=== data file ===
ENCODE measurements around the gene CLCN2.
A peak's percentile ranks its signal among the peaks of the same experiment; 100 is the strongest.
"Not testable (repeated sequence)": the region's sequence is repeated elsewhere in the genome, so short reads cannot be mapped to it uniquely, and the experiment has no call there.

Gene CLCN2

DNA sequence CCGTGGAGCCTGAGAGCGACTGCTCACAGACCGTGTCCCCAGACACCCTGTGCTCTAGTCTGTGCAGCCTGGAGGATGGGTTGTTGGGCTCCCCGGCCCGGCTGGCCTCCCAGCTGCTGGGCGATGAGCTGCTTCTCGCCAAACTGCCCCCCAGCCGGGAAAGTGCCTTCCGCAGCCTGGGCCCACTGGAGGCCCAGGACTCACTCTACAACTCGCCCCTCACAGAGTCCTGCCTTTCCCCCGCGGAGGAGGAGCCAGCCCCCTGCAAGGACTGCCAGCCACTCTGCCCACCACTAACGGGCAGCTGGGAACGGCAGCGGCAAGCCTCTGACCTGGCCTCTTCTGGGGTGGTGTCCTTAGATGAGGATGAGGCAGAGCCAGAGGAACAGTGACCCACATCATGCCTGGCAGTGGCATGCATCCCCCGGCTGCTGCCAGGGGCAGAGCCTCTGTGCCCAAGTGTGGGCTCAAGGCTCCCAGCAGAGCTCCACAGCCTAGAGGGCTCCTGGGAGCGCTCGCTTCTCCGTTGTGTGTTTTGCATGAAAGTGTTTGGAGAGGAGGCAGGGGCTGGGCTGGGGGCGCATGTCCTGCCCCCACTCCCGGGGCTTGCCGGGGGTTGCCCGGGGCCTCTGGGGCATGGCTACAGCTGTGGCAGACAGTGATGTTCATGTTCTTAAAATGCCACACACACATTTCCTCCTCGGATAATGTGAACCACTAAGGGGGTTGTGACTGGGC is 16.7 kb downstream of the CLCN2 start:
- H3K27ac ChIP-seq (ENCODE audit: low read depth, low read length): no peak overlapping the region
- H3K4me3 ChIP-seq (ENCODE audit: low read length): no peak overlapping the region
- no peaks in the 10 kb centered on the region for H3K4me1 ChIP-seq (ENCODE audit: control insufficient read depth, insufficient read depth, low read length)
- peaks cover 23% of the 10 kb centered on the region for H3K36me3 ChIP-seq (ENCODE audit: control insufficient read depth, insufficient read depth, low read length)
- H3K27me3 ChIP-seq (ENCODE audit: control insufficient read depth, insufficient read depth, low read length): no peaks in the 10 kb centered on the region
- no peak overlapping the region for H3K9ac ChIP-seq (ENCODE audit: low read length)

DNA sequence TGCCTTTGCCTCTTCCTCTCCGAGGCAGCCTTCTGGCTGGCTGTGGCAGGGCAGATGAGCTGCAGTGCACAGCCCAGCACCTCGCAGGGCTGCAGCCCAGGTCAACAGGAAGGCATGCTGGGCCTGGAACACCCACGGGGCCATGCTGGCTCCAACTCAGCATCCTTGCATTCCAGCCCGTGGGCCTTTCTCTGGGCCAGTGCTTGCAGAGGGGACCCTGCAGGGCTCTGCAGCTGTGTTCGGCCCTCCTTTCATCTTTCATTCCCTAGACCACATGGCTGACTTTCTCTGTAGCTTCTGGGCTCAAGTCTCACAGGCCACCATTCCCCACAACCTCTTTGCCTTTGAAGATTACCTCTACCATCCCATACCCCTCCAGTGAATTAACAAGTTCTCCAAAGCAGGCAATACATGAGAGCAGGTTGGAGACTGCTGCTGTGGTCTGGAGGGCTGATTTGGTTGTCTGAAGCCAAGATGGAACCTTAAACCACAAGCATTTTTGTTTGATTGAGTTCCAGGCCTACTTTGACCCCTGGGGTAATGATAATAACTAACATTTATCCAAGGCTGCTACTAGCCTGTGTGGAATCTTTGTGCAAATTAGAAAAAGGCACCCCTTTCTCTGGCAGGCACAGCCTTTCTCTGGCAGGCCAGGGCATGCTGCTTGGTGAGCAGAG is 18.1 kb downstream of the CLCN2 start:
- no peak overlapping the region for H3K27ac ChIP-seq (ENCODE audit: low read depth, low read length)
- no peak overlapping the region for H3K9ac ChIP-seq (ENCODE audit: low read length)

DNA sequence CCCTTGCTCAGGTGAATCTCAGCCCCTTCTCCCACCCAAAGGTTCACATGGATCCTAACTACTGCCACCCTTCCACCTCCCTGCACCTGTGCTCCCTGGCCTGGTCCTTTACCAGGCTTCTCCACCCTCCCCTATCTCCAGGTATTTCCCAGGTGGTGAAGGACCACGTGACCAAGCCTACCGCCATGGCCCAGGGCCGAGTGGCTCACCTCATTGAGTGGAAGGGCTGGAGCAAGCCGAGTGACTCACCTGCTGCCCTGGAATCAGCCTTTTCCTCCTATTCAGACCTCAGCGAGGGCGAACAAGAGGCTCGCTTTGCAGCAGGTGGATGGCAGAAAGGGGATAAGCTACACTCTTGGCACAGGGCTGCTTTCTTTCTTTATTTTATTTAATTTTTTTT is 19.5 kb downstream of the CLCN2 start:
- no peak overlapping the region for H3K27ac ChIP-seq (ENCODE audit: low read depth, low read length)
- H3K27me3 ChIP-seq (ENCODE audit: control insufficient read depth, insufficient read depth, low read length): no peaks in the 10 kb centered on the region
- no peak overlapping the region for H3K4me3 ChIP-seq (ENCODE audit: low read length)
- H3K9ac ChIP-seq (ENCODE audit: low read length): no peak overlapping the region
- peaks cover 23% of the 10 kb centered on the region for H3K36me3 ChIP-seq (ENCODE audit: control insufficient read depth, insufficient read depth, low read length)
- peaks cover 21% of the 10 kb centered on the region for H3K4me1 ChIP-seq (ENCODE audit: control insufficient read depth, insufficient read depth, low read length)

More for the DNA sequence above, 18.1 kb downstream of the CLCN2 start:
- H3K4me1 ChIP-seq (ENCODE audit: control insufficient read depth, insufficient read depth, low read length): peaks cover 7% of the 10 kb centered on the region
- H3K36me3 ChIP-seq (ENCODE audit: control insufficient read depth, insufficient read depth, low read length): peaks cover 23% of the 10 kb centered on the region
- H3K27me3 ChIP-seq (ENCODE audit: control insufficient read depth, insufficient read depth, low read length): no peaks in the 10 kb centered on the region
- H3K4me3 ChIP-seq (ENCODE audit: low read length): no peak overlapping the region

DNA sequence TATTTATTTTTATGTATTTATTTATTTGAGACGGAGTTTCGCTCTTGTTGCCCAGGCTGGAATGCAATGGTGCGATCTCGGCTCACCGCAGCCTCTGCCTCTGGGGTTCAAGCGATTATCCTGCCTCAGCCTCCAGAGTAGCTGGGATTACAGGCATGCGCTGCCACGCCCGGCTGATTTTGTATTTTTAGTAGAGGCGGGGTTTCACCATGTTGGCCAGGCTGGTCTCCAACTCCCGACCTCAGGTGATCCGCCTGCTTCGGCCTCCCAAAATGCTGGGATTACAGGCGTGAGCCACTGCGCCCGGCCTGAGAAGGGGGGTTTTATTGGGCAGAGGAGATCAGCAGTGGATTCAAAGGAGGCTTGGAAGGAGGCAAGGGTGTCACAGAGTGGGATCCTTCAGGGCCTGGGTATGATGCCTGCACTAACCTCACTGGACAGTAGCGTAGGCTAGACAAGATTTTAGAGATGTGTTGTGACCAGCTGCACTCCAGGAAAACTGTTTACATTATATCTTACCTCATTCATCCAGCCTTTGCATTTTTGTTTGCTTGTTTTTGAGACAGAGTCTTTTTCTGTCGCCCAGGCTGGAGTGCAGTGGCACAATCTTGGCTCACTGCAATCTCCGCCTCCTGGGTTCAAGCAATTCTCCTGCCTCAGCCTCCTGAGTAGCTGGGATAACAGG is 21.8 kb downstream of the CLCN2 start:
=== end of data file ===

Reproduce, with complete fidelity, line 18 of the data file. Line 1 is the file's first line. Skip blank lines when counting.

- no peak overlapping the region for H3K4me3 ChIP-seq (ENCODE audit: low read length)